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About Don Dingee

An experienced strategic marketer and editorial professional, and an engineer by education, Don is currently a blogger, speaker, and author on social computing topics, and a marketing strategy consultant. He's had previous gigs at Embedded Computing Design magazine, Motorola, and General Dynamics.

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You Can Observe a Lot by Just Sensing

Posted February 15, 2013 12:00 AM by dondingee

CES for years has been the show with TVs and DVD players, photography gear, PCs, audio equipment, electronic toys, and more recently smartphones and tablets. This year felt a lot different - pun intended - as sensing came front and center, and consumers are taking notice.

Microelectromechanical systems, or MEMS, enable creation of tiny structures on a semiconductor chip, such as vibrating plates providing a gyroscopic effect. MEMS sensors aren't new, but are hitting new levels of package integration as commercialization and adoption in mainstream devices take hold, and the concepts of sensor fusion and context awareness are now getting a lot of attention.

MEMS gyroscopes are inexpensive - roughly speaking, $1 per axis in significant volumes - and small. While not quite as precise as their larger cousins like the fiber optic gyroscope, they bring impressive capability into the reach of consumer handheld or wearable electronics. Here's a sample of MEMS parts announced at CES 2013.

  • InvenSense announced their MPU-9250, a 9-axis - gyroscope, accelerometer, and compass - motion tracking device in a 3mm x 3mm x 1mm package.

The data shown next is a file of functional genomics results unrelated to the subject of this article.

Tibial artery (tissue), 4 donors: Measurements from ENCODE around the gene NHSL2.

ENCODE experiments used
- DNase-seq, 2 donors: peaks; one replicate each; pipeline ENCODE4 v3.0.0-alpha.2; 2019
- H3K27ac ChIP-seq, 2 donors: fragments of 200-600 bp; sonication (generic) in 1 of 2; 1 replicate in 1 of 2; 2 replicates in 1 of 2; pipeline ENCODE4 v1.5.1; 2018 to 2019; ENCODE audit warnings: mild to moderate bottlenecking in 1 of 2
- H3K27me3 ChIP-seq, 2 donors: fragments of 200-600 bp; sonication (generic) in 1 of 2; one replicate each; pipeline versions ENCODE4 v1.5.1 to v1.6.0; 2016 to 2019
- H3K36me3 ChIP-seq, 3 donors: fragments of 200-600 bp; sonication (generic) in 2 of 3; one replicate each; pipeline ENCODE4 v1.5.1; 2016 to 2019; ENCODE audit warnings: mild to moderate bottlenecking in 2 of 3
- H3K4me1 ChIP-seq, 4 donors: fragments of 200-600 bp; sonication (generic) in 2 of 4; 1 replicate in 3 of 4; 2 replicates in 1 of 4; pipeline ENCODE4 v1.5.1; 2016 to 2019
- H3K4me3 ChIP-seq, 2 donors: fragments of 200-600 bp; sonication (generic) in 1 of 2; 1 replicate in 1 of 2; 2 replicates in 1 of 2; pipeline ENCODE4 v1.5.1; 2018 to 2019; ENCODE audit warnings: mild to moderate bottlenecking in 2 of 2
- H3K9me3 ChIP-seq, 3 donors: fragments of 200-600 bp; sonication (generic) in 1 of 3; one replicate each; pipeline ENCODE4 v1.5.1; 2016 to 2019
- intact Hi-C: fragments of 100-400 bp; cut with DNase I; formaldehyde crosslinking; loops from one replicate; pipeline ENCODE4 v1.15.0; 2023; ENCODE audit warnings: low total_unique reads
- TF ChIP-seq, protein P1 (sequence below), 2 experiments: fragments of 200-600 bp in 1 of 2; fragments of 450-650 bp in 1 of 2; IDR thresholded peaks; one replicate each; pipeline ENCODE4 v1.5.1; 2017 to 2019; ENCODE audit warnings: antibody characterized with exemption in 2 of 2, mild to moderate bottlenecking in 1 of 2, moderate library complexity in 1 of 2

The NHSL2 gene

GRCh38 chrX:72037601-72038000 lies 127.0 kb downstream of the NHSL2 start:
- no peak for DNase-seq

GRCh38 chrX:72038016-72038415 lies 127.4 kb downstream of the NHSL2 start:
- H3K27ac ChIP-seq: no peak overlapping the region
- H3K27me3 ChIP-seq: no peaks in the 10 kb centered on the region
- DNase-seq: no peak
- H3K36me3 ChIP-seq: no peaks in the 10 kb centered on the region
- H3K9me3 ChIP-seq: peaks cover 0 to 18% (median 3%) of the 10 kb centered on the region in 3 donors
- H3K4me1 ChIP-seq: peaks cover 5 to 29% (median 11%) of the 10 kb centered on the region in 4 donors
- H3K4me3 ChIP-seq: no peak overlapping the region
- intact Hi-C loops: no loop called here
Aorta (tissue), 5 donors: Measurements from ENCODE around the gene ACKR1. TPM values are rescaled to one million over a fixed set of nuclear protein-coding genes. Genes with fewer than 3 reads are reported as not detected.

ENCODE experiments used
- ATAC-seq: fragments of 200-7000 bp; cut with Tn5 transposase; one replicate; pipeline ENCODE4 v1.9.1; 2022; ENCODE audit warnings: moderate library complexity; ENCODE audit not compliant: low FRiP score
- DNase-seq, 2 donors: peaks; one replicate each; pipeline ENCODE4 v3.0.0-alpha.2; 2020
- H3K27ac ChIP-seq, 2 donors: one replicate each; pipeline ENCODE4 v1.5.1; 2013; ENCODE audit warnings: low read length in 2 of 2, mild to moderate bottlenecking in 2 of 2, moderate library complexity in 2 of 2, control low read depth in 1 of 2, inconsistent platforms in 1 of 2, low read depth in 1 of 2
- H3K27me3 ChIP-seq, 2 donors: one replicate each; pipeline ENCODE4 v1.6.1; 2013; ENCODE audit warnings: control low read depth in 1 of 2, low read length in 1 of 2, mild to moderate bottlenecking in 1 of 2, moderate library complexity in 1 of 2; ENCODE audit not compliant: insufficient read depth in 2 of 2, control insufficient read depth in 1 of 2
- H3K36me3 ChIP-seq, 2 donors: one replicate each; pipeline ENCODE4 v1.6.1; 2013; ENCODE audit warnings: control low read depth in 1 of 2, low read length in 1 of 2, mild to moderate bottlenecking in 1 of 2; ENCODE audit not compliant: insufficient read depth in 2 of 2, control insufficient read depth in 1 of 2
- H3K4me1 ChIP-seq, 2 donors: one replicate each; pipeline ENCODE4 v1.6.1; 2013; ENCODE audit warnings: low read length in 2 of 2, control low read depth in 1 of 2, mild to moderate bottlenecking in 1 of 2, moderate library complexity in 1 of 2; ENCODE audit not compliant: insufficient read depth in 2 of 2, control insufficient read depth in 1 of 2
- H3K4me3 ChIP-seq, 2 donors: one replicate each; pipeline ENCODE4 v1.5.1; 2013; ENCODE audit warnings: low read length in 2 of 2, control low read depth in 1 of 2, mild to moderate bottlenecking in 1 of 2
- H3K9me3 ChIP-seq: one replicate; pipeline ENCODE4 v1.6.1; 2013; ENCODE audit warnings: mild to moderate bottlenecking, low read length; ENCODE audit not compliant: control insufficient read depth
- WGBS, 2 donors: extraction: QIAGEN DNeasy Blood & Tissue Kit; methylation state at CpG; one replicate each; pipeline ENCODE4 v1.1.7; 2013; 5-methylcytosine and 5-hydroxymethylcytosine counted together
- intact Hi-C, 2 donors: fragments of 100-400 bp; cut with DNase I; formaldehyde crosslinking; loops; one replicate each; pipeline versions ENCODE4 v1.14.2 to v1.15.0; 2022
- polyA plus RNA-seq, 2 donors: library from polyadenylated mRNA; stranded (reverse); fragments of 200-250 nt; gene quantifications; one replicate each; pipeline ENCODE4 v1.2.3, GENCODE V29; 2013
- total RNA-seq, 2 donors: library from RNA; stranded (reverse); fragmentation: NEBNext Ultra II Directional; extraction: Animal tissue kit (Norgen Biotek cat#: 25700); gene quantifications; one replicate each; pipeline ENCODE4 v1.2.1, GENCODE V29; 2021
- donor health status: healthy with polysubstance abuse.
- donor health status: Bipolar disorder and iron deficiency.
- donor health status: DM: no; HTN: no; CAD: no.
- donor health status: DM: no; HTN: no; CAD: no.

• Kionix introduced a thinner 3 axis accelerometer, the KXCJA, in a 3mm x 3mm x 0.7mm package.
  • Xsens - the company behind 3D motion tracking for many films - demonstrated their technology for placing sensors on many points of a body, embedded in clothing.
  • Bosch introduced several devices, including the BNO055, a 9-axis sensor in a larger 5.0 mm x 4.0mm package but including an ARM Cortex-M3 microcontroller inside.

Read the rest of this blog post.

The connection between MEMS sensors and mHealth is deep, but the innovations coming from new parts utilizing more intelligence and sensor fusion in many applications will drive the next generation of consumer devices. What have you seen as a useful device integrating motion sensor technology? How does the ability to integrate sensors with mobile device apps change things for you? Share your ideas in the comments.

Editor's Note: CR4 would like to thank Don Dingee for sharing this blog entry.

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